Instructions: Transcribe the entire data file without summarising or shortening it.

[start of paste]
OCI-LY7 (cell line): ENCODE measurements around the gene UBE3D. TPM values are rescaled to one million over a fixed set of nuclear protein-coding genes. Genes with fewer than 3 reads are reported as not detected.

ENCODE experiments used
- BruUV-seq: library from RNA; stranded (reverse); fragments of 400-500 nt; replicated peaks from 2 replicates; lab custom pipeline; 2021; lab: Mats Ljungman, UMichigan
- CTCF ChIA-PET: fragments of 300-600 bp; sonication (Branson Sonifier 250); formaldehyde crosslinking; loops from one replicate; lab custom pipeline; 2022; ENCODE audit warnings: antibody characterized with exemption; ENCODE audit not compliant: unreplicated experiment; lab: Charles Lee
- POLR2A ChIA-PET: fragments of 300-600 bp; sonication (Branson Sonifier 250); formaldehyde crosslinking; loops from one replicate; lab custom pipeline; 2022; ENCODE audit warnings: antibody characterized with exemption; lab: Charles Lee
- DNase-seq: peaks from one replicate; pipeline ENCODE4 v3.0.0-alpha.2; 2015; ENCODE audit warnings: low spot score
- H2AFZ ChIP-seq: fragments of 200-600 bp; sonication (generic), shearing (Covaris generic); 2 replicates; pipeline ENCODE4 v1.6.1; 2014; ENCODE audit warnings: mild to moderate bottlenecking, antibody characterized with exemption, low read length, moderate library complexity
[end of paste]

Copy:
OCI-LY7 (cell line): ENCODE measurements around the gene UBE3D. TPM values are rescaled to one million over a fixed set of nuclear protein-coding genes. Genes with fewer than 3 reads are reported as not detected.

ENCODE experiments used
- BruUV-seq: library from RNA; stranded (reverse); fragments of 400-500 nt; replicated peaks from 2 replicates; lab custom pipeline; 2021; lab: Mats Ljungman, UMichigan
- CTCF ChIA-PET: fragments of 300-600 bp; sonication (Branson Sonifier 250); formaldehyde crosslinking; loops from one replicate; lab custom pipeline; 2022; ENCODE audit warnings: antibody characterized with exemption; ENCODE audit not compliant: unreplicated experiment; lab: Charles Lee
- POLR2A ChIA-PET: fragments of 300-600 bp; sonication (Branson Sonifier 250); formaldehyde crosslinking; loops from one replicate; lab custom pipeline; 2022; ENCODE audit warnings: antibody characterized with exemption; lab: Charles Lee
- DNase-seq: peaks from one replicate; pipeline ENCODE4 v3.0.0-alpha.2; 2015; ENCODE audit warnings: low spot score
- H2AFZ ChIP-seq: fragments of 200-600 bp; sonication (generic), shearing (Covaris generic); 2 replicates; pipeline ENCODE4 v1.6.1; 2014; ENCODE audit warnings: mild to moderate bottlenecking, antibody characterized with exemption, low read length, moderate library complexity